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Sunday, June 19, 2016

The Writer's Life 6/19 - Booked

Today's NY Post devotes several lengthy articles to works of non-fiction. Here are thoughts on each: It's the 100th anniversary of Nathan's Famous, the Coney Island establishment originally started as a tiny hot dog stand by Mr. Handwerker and his wife Ida, Polish immigrants, that is near and dear to many New Yorker's. His grandson, William, has published a history of the franchise: Nathan's Famous: The First 100 Years of America's Favorite Frankfurter Company. Not to be outdone, his cousin has also done a book: Famous Nathan: A Family Saga of Coney Island, the American Dream, and the Search for the Perfect Hot Dog by Mr. Lloyd Handwerker and Gil Reavill. Although the dogs are great, I prefer the jumbo fries, which I purchased so many times as a kid on the way home from the beach. According to Wiki, there are currently 1400 shops worldwide... Michael Shelden offers a new take on an American literary giant: Melville in Love: The Secret Life of Herman Melville and the Muse of Moby-Dick. He is the first to contend that Melville's obsessive love for a married woman, not his wife, was the inspiration for Moby Dick, which critics loathed, and for the subsequent Pierre, which Shelden describes as a " so strange and inaccessible it became a sort of career suicide note." I read it about 40 years ago and don't remember a thing about it... RFK Jr. exonerates his cousin in: Framed: Why Michael Skakel Spent Over a Decade in Prison For a Murder He Didn't Commit. The mother of Martha Moxley, the victim, isn't thrilled. I read little more than the headlines about the case. If Skakel were innocent, wouldn't a family with almost unlimited resources have been able to find lawyers to create reasonable doubt, which seems to occur quite frequently in trials involving the rich? Skakel was freed after eleven years and has yet to be retried. It seems his lawyers are trying to pin the murder on his brother, Tommy, or to create reasonable doubt... And what would a month be without another book on a Clinton scandal? Crisis of Character: A White House Secret Service Officer Discloses His Firsthand Experience with Hillary, Bill, and How They Operate by Gary J. Byrne promises more dirt on who may be the biggest slimeballs in the history of politics. Sadly, it will not dissuade her supporters. And most of the press will continue to give them a free pass to the White House.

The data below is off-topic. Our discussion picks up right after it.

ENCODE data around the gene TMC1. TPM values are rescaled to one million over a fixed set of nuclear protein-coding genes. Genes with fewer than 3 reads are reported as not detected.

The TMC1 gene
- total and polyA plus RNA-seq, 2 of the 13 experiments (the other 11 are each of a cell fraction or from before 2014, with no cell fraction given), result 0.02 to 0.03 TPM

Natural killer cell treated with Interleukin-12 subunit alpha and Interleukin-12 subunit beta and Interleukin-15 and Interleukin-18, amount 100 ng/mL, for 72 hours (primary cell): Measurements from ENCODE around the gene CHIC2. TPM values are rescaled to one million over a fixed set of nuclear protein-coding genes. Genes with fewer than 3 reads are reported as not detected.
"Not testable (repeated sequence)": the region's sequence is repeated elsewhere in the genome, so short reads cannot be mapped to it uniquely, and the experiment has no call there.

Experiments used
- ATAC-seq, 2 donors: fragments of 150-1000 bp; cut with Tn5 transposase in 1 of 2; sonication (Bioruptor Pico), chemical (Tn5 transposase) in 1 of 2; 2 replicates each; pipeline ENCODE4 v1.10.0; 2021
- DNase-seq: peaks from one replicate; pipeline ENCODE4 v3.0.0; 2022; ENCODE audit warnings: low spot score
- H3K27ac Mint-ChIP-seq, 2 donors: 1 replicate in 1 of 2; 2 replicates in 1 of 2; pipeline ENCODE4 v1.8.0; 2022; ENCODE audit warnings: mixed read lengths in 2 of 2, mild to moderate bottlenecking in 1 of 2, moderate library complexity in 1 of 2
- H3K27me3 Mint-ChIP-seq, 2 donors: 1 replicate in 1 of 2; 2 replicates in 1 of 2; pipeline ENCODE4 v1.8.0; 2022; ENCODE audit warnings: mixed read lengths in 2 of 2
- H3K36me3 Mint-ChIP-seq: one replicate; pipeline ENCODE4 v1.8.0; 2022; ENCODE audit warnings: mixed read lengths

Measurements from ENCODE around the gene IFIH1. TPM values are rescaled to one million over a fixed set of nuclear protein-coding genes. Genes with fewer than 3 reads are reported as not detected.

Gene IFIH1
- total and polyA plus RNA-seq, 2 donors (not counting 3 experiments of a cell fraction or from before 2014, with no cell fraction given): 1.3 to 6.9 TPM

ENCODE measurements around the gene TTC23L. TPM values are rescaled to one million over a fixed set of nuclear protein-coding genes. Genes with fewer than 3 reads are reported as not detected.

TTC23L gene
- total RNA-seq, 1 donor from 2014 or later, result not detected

I just took a peek at the U.S. Open leader board. A virtual unknown, Irishman Shane Lowery, is one shots ahead of Dustin Johnson and three ahead of Sergio Garcia, both perennial bridesmaids always done in by inadequate putting. I have a hunch others will fall below Johnson, allowing him to win his first major, although I wouldn't make book on it. Only a handful of players are under par at the bedeviling Oakmont Country outside of Pittsburgh. I look forward to the back nine drama.

For the second consecutive Sunday my plan to set up shop on 7th Avenue in front of John Jay H.S. in Park Slope were foiled. Last week it was brutal wind. Today a street fair was being was underway. I went to 9th just below 5th Avenue. My thanks to the couple who bought Killing Pablo: The Hunt for the World's Greatest Outlaw by Mark Bowden. He was the infamous Escobar, head of the Colombian Medellin drug cartel, tracked and gunned down by the national police, although his brothers insist the fatal shot to the ear was administered by Escobar himself.
Vic's Short Works:
Vic's 5th Novel:'s 4th novel:
Vic's 3rd Novel:
Vic's Short Story on Kindle:
Vic's Short Story Collection:
Vic's 2nd Novel: Kindle:
Vic's 1st Novel:

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